Kids are smarter than adults give them credit for. Our kids were born into a home that had a woodstove in a main room they had to walk past to get to the kitchen and outside, they never seemed to burn themselves.
 

bholler

Chimney sweep
Staff member
Jan 14, 2014
31,978
central pa
"Over a period of eight years, lawn darts had sent 6,100 people to the emergency room. 81% of those cases involved children 15 or younger, and half of those were 10 or younger. The majority of injuries were to the head, face, eyes or ears, and many had led to permanent injury or disability."

Their sale was banned in 1987 after a child's death
 

Ashful

Minister of Fire
Mar 7, 2012
18,622
Philadelphia
oh ya that was after the great lawn dart massacre of 1980
I was nearly impaled by lawn darts on a few occasions, because like kids all over this land, my neighbor thought the best thing to do was to throw them straight up over a lawn crowded with his friends.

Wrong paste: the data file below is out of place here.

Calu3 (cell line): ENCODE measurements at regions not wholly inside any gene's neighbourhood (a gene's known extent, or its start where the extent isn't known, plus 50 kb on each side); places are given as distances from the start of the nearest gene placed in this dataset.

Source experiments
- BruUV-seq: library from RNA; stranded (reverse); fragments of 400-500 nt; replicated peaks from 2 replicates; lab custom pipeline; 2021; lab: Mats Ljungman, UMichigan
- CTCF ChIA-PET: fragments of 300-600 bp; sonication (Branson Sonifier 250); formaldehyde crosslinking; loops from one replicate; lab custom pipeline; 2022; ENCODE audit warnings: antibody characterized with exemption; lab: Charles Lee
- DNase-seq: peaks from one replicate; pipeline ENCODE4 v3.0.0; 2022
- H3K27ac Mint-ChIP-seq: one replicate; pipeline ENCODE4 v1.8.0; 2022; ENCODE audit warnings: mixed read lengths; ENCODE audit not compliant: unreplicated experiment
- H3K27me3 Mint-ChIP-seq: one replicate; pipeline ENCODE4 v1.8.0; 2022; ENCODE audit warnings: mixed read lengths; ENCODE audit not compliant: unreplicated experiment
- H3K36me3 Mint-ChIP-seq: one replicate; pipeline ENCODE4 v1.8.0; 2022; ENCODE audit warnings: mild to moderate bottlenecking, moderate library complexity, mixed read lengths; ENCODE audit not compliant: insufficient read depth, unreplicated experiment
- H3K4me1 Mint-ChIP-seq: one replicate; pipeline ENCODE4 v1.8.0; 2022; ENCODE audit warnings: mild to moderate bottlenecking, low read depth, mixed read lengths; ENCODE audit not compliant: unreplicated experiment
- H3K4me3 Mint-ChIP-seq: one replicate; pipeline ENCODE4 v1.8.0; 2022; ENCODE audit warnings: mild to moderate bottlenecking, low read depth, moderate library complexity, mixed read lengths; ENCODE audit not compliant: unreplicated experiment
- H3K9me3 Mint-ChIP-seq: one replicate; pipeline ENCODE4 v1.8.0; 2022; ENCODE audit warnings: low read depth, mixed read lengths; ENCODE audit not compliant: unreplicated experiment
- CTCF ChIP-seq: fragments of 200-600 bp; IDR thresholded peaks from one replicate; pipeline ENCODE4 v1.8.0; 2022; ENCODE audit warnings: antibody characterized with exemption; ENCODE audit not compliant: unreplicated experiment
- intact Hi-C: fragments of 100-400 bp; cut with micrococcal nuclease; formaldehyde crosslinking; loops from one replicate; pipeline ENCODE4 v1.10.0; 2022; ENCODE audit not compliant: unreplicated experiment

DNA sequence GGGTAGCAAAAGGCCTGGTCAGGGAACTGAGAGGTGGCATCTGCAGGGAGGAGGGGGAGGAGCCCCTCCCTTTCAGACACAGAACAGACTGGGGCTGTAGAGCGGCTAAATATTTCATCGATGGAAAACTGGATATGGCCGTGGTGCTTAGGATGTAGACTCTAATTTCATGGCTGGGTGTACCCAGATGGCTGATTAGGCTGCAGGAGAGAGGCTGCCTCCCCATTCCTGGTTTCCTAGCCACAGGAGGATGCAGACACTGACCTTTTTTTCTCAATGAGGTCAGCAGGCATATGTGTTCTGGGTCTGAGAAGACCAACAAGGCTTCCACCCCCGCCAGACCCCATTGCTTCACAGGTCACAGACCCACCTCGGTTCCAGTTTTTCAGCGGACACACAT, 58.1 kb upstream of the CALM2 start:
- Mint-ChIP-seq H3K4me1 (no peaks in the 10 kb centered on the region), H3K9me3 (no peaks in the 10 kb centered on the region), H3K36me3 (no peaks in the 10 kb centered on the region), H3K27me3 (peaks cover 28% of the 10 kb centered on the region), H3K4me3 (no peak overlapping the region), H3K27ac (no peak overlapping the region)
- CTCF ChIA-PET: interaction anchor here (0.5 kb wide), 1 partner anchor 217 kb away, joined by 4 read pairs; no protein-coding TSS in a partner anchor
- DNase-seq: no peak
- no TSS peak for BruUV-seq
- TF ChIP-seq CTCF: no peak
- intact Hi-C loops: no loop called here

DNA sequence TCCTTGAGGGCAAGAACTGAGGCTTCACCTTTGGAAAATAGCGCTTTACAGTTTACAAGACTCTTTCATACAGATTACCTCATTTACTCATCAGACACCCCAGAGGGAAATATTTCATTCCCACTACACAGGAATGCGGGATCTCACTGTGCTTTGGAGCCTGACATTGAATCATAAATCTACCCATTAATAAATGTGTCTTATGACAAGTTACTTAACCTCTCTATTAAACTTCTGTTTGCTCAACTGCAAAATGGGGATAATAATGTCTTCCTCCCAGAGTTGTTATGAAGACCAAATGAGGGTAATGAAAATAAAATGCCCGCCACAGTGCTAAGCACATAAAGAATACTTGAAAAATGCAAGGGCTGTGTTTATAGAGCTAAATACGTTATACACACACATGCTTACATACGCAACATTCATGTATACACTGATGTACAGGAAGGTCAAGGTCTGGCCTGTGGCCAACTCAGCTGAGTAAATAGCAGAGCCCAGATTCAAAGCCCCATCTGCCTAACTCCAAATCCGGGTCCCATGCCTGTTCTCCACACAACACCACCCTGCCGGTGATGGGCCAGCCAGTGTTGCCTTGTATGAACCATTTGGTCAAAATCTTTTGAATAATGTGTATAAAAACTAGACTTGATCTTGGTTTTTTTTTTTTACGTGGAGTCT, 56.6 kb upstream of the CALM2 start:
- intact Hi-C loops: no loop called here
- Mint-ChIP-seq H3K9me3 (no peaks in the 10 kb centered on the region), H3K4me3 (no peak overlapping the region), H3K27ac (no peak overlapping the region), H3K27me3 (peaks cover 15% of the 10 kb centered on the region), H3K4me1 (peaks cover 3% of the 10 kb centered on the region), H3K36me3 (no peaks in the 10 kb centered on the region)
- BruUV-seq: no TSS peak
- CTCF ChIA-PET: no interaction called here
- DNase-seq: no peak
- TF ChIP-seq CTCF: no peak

In any case, my wife was terrified over moving into a house with a wood stove, as we had one toddler and another bun in the oven. She didn't grow up with stoves or fireplaces in her house, and was convinced a kid would wander into one. But it didn't take very long for her to see that even the youngest mobile kid knows what "hot" is, and has a natural inclination to stay away from it.

You want to be sure you're not putting a stove in an area where kids are likely to fall or trip into it, while just horse-playing and being kids, so avoid putting it in the "rumpus room". But short of that, they won't seek out the stove, they will be naturally leery of it. One of our stoves was actually in the room where our kids did the majority of their more subdued playing with toys, dolls, and puzzles, and the stove was never a problem for them. We made sure they knew very early on to come get us if any toy ever rolled under the stove, that they were not to retrieve it themselves, and that worked for us.